He is lot more optimistic about the new breed coming through and making a go of it as a career.
“They have a lot of talent, lot of scope, and a lot more opportunity. We are going to produce some good musos.
“They’ll be schooled musically, be able to read and be able to manipulate their instruments, especially the horn players. They’ll be able to produce a better sound.”
Cliffie hung on to his job with Maskew Miller book distributors. The company gratefully took him back after the extended Percy Sledge tour.
The Four Sounds enjoyed a long run as the pre-eminent jazz band in Cape Town but that did not translate into recorded music. In fact, they have only one album to their name.
“We recorded The Four Sounds Play Jazz From District 6 back in 1969. It was the only jazz album that came out at the time. Sadly, it sold only a few hundred.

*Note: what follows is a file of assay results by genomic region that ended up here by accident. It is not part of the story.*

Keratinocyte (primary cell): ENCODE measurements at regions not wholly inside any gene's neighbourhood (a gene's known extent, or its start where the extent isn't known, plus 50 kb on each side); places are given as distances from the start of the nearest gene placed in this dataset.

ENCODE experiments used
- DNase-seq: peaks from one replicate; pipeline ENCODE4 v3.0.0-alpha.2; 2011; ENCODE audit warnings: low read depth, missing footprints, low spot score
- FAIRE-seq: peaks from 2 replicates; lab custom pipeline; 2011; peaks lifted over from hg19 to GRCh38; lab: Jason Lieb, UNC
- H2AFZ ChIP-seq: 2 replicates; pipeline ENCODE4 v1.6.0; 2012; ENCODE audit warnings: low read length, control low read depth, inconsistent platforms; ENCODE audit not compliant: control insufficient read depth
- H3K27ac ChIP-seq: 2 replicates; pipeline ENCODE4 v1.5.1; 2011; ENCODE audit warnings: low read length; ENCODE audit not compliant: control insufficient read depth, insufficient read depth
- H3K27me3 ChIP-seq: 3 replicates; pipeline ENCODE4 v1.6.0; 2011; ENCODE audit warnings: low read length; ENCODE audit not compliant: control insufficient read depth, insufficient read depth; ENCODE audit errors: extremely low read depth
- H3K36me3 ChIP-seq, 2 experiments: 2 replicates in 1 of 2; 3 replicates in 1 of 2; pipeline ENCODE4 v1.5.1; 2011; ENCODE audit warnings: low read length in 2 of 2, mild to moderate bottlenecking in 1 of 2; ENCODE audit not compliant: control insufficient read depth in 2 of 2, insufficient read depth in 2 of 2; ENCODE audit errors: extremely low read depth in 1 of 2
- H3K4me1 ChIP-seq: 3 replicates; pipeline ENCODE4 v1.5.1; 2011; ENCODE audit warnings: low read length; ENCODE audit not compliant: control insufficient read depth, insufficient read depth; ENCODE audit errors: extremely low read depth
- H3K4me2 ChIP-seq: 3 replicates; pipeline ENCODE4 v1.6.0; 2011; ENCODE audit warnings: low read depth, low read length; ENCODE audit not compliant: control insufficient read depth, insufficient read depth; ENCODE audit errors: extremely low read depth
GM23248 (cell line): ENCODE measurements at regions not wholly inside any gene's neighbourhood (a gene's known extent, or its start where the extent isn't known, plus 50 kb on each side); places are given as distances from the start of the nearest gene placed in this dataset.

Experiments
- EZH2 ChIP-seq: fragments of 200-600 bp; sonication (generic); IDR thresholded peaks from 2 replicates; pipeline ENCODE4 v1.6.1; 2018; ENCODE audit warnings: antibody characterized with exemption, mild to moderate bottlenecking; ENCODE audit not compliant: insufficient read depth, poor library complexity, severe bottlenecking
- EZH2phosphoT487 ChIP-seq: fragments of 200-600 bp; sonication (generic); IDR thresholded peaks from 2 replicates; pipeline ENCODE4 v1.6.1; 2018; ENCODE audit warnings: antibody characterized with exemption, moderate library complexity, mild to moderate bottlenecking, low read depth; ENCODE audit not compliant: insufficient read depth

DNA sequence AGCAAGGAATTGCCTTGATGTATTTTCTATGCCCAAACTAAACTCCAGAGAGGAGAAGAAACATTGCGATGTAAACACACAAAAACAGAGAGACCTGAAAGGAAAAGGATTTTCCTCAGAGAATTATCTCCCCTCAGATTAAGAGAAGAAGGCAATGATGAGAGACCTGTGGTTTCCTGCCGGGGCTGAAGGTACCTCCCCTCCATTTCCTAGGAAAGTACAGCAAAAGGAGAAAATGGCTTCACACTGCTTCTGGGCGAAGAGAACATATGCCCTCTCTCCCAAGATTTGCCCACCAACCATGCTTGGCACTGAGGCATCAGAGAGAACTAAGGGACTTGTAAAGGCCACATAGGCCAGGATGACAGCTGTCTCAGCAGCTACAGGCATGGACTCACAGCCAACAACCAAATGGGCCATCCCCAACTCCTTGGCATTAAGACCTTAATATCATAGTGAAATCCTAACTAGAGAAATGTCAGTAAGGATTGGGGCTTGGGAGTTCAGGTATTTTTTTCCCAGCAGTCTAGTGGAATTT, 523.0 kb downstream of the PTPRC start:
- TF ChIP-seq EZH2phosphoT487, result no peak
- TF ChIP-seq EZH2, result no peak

“We were ahead of the game. Dollar Brand only came out a few years later with his Manenberg LP. In fact, Basil Coetzee, whose saxophone did so much for that album, played on our LP first.”
The group also did recordings at SABC when that organisation featured local groups taped in its studio but, as Cliffie puts it, “they kicked us out one night, we were told we couldn’t move around the building”.
They also recorded another album in their early years. “It was never released. I think some German company stole it. That time I was so stupid, I just don’t know what happened to it.”
Having played the local circuit for close to six decades, Cliffie has a good insight in the past and future of the Cape Town music scene.